BBC sacrificed Olympics coverage over fears ITV could gain rights

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The Olympics rings in Tokyo - GETTY IMAGES
The Olympics rings in Tokyo - GETTY IMAGES

The BBC under Lord Hall surrendered the full television rights to this summer’s Olympics to avoid losing future Games – almost certainly to ITV – the corporation has admitted.

Coverage of Tokyo 2020, the first Summer Games to be shared by the BBC and Discovery-owned Eurosport, has been widely criticised amid a lack of free-to-air live action and a series of pay-TV blunders.

The BBC was forced to apologise again on Friday after failing to show Kye Whyte claiming a BMX silver medal on BBC One, instead broadcasting pre-recorded action from the boxing.

Unlike at London 2012 and Rio 2016, at which it was able to offer wall-to-wall coverage of the Games, the corporation is limited at Tokyo 2020 to showing only two events live at any one time.

That is because it struck a deal five years ago with Discovery after the latter snatched the UK rights to the Olympics from 2022 as part of a pan-European £920 million agreement with the International Olympic Committee.

A £110m deal saw the BBC give up full coverage of the 2018 Winter Games and Tokyo 2020 in exchange for free-to-air rights to the 2022 and 2024 editions.

The BBC has now admitted it did so amid fears Discovery would sub licence those latter Games – which must be made available on terrestrial TV by law – to a rival, almost certainly to ITV.

A spokeswoman said: “The IOC sold the rights for the Olympics in 2022 and 2024 to Discovery and, as a result, we needed to carve out a comprehensive deal that ensured the Olympics remained on the BBC. With over 500 hours of live coverage, and more BBC One hours than ever before, alongside 24-hour catch up and extensive radio and digital rights, we have secured an extensive offer for audiences that has already been watched by over 26 million people.”

The 2016 decision to trade the full Tokyo rights was made during Lord Hall of Birkenhead’s era as BBC director-general.

Hall made a statement in 2016 about the deal with Discovery saying: “While the BBC has had to take some tough financial decisions, this partnership underlines our commitment to making world-class sport available to all.”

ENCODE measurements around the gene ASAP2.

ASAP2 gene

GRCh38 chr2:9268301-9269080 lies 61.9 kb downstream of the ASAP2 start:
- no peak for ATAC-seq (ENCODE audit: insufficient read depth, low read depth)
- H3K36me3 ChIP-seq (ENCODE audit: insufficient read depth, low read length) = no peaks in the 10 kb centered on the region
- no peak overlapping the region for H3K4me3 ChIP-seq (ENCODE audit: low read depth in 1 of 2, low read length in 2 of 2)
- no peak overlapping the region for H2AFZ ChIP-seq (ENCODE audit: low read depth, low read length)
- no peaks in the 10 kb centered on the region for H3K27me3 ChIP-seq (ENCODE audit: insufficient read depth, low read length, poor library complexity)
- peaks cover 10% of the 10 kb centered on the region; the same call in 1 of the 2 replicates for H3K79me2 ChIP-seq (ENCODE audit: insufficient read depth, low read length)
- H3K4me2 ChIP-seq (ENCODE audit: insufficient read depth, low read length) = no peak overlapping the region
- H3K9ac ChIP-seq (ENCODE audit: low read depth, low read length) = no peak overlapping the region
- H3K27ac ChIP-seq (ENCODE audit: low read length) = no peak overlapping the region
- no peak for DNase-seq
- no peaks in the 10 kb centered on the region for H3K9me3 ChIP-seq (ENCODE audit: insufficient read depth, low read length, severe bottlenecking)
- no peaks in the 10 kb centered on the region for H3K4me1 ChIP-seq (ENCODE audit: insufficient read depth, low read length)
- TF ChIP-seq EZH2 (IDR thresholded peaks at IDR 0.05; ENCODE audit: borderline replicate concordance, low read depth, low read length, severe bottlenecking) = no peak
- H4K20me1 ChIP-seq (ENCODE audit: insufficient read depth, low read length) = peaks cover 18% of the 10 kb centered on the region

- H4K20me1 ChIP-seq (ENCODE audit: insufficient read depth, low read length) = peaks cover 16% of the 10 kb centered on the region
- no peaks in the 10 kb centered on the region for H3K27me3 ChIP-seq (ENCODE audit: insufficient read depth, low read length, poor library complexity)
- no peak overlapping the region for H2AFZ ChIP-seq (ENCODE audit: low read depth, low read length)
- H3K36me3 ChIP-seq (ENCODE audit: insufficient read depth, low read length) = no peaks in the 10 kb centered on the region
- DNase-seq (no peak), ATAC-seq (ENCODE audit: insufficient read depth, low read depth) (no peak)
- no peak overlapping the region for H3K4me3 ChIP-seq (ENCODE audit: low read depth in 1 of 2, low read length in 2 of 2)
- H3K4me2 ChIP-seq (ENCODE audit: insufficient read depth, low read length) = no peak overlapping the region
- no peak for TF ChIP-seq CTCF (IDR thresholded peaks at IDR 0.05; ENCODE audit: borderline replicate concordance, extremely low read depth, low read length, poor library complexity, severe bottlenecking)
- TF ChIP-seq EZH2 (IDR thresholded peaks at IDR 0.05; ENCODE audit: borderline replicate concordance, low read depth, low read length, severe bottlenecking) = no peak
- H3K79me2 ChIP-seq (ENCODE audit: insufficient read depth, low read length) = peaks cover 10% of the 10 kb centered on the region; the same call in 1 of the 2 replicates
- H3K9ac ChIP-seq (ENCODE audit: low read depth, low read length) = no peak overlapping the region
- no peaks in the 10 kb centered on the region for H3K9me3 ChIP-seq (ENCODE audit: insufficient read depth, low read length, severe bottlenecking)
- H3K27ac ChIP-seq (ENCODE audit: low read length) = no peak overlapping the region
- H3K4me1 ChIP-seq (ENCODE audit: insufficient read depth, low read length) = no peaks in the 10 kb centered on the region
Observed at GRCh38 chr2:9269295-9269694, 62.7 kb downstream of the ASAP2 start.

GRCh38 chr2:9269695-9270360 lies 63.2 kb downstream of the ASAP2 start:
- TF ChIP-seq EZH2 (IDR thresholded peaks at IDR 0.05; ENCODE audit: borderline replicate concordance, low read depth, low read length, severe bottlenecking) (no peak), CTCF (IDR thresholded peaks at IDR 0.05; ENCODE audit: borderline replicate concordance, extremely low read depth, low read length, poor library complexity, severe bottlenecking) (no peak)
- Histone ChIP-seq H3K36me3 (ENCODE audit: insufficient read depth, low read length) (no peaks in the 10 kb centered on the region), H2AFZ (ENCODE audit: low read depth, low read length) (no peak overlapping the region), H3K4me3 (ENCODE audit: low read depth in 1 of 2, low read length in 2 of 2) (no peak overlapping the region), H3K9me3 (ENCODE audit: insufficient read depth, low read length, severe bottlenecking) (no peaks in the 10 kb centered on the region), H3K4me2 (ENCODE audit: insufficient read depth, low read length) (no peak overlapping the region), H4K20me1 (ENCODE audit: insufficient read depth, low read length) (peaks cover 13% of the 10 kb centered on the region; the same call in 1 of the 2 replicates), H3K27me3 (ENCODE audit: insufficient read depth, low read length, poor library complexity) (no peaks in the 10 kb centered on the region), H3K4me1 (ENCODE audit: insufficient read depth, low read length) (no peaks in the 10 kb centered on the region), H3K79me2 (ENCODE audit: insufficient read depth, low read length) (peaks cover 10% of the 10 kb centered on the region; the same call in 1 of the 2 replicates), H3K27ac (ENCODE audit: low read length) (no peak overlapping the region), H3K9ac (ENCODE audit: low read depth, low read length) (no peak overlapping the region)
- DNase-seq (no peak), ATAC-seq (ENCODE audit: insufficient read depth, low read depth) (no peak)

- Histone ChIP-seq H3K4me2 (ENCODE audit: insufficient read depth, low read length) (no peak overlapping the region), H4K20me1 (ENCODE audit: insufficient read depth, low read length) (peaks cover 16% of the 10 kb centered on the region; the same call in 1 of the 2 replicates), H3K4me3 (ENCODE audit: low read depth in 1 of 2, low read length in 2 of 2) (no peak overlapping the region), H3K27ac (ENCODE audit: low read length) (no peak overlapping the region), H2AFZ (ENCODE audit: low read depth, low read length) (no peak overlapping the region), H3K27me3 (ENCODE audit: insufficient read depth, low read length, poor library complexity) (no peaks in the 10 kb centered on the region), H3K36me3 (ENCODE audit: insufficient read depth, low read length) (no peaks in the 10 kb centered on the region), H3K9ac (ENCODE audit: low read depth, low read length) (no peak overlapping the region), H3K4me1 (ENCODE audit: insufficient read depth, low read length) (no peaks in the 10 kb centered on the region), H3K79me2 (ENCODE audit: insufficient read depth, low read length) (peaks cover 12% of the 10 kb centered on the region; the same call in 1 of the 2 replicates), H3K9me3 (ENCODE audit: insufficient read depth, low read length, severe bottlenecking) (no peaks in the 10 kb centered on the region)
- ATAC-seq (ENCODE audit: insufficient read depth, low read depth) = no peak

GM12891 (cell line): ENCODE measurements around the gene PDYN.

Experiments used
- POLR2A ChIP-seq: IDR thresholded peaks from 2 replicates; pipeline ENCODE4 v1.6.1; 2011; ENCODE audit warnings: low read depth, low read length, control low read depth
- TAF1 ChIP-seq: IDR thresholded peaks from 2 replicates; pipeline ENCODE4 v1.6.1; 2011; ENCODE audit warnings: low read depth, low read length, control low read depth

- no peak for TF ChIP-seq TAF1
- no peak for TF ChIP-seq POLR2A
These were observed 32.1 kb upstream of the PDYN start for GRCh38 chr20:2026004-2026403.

BBC apologises after failing to show Kye Whyte's medal-winning BMX moment

By Tom Morgan in Tokyo

The BBC was forced to apologise again over its Olympics coverage after missing Kye Whyte winning silver on his BMX.

Viewers complained that boxing highlights were being shown on BBC One when the broadcaster should have cut to his thrilling race. Whyte’s medal-winning moment was eventually shown on the main channel around half an hour after it had happened.

“We've given the game away," said BBC presenter JJ Chalmers. "We are very sorry that we didn't get to show Kye Whyte's race live on BBC One. It was on the red button, but there's been a bit of a timing issue. There have been some delays in the schedule as well. We know he gets a silver, but here's how he did it.”

Amid a storm of criticism online, the broadcaster was once again branded a "shambles", with more complaints over the scaled-down coverage enforced by the Olympics selling off the main rights to American giant Discovery.

“Have to say though, BBC really messed up with the coverage of Kye Whyte's medal performance," one viewer tweeted. “It was not on live. They put on the boxing instead on BBC One, then on the red button where BMX was supposed to be, the athletics women's heats of 100m was on instead!"

The broadcaster had already been bombarded with complaints over its new sub-licensing agreement which only allows it to only screen two live events any one time. Missing Whyte's medal-winning moment sparked a repeat of the furore on Sunday when BBC One failed to screen Chelsie Giles winning the first bronze of the Games.

With more than 350 Britons competing in Japan, the corporation believes it is facing an almost impossible job due to the Olympics allowing American giant Discovery to snatch away the main rights across Europe. Britain’s Olympic chief, Sir Hugh Robertson, has branded the lack of live coverage of the games “disappointing”.

Ron Chakraborty, who leads major events at BBC Sport, blamed the shackles of the IOC's new rights arrangements, as he said "we need to be agile and will often have to make difficult decisions".

Acknowledging criticism for the first time, he suggested wall-to-wall coverage in recent Games had raised expectations for the BBC.

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